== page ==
A growing issue with patient classifications for those staying overnight in hospitals is driving some controversy around how government entitlement programs pay for care. While we’ve seen these kinds of issues crop up over the years, there are some new trends that are alarming to many consumers, especially those who rely on Medicare.
Observation Versus Inpatient Status
When patients come to a hospital or care facility, staffers have the responsibility to categorize them as either inpatient or under ‘observation.’ While there seems to be some leeway involved, government officials and others are pressuring facilities to practice consistency and transparency when classifying patients, because the difference between observation and inpatient care creates huge inequalities in patient financial responsibility.
Hospitals argue that Medicare keeps them careful about admitting patients on an inpatient basis, because of the kinds of charges that accompany inpatient care. However, patients are complaining that observation care is often not covered by Medicare. In response, consumer advocacy groups are considering lawsuits against the government entitlement program for its handling of observation situations, especially when patients stay in a facility for a long time, receiving the many separate care bills that go along with an observation status, without getting correctly processed as inpatient.
Problems with Insurers
Whether an insurer pays for additional observation care may depend on admission dates and patient status. When these issues get cloudy, and the information provided is not cut and dried, denials may surface. Patients can also find it harder to navigate claims payment when it’s not clear whether they were in the hospital under observation or under inpatient status.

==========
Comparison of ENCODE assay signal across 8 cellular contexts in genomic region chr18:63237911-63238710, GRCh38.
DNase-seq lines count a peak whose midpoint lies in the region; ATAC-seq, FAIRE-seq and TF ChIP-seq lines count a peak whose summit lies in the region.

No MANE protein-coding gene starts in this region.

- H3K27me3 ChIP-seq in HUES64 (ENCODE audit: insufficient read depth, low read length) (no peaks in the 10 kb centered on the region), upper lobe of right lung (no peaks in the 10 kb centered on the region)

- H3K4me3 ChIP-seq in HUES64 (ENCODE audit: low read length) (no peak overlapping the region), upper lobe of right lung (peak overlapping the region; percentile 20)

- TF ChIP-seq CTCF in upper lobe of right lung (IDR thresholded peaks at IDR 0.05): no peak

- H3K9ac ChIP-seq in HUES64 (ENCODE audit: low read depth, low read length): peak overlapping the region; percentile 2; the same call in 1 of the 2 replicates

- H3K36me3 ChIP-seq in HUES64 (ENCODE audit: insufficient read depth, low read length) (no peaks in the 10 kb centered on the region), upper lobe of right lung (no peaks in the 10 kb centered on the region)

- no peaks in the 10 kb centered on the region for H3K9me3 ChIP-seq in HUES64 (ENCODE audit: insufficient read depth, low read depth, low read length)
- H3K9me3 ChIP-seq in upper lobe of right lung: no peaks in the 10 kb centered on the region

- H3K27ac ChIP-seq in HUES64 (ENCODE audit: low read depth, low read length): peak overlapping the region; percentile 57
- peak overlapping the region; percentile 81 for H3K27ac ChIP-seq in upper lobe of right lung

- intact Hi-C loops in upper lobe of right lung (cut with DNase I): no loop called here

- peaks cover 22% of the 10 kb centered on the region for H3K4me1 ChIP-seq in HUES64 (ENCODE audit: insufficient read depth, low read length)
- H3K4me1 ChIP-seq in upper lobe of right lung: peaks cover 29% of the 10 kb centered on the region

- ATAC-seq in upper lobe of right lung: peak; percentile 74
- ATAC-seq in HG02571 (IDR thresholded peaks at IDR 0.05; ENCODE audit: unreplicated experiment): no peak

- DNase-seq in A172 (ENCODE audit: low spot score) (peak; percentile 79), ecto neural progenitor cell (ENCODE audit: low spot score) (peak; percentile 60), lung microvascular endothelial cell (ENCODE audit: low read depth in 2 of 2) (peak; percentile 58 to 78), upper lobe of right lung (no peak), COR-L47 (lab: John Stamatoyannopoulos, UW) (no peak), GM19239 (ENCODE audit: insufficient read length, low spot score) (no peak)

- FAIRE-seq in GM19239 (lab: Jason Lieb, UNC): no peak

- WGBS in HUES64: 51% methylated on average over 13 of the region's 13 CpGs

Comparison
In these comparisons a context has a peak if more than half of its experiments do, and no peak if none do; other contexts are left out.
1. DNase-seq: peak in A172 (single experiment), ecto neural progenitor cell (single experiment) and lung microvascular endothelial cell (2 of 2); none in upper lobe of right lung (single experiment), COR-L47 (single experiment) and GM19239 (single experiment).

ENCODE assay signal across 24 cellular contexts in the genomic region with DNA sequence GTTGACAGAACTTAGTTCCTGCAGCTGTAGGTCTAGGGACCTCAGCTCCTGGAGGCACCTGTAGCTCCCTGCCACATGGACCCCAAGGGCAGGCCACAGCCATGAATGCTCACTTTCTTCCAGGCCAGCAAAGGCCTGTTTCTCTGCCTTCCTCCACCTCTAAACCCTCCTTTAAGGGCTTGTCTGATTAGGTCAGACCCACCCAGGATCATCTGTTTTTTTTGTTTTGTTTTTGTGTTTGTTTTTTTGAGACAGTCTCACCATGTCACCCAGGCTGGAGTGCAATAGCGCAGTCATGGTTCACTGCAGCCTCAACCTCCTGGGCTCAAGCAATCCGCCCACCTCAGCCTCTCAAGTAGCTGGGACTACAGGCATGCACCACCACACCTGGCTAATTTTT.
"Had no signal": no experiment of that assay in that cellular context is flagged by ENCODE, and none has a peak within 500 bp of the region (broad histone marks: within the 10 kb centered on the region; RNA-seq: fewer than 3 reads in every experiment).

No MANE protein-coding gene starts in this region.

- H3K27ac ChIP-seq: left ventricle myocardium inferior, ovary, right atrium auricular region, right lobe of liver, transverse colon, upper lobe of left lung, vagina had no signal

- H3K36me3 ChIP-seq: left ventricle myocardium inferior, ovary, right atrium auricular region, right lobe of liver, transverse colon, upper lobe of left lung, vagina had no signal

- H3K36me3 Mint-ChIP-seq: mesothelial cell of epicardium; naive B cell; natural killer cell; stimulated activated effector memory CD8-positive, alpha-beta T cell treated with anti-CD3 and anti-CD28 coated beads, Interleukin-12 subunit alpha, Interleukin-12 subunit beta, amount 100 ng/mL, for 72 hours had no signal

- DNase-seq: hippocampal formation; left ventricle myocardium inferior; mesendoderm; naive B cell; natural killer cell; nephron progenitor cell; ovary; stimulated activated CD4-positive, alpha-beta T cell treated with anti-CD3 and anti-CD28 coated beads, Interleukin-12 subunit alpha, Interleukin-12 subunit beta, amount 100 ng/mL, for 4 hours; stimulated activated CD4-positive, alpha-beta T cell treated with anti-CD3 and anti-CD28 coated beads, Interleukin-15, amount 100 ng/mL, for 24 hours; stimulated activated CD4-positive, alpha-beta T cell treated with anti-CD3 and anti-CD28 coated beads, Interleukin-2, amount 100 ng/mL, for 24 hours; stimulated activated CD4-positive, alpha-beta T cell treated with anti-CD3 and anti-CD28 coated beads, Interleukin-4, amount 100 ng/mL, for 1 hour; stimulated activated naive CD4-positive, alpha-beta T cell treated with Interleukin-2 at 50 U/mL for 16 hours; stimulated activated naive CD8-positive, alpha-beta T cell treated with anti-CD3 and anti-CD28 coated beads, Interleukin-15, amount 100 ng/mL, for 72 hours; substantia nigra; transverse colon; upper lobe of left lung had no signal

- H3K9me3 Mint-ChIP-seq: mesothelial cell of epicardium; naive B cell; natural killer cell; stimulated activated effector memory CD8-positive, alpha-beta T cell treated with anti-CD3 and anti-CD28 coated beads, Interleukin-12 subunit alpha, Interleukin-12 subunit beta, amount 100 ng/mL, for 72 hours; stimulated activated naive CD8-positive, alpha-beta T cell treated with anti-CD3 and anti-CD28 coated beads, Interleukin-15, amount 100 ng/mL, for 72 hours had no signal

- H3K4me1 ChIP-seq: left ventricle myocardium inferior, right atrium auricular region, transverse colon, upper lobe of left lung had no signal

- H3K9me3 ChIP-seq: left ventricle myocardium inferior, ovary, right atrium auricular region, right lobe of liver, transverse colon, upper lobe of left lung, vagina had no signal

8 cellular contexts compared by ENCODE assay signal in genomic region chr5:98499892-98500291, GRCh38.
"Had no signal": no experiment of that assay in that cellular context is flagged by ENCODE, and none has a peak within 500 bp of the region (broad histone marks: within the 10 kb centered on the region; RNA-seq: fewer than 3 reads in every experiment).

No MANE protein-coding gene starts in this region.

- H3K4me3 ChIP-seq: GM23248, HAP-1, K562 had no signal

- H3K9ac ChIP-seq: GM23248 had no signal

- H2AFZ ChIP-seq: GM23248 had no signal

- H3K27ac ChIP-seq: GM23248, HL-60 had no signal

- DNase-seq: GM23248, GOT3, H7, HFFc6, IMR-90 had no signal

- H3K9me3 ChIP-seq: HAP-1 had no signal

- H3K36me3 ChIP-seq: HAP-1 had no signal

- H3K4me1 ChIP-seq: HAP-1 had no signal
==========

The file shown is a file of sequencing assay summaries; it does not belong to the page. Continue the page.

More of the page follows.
In many cases, patients can eventually straighten the mess out and resubmit the claims to their insurer under the correct status. Still, there are many other cases where patients either don’t have the right advocacy or the resources to challenge insurer denials, or where significant clerical errors cause major problems in resolving a billing situation. The flurry of bills associated with care for patients under observation can make the whole process even more challenging.
Third party consumer advocates continue to look for ways to help American families deal with the many serious issues involved in sorting out high-dollar medical bills. When it comes to staying out of medical bankruptcy, anyone who has received major medical care can find themselves in very complicated situations, where they need help to decipher bills and figure out the best ways to resolve them. We will continue to bring consumers the latest and best advice for ironing out all sorts of situations with medical bills, including clerical errors, as well as differences in care classification that can lead to a merry-go-round of denials and collection attempts by providers and insurers, trapping patients in the middle. It’s important to get educated about the way that today’s medical industry works in order to keep your family out of debt and make sure that you get what you deserve out of a care situation.
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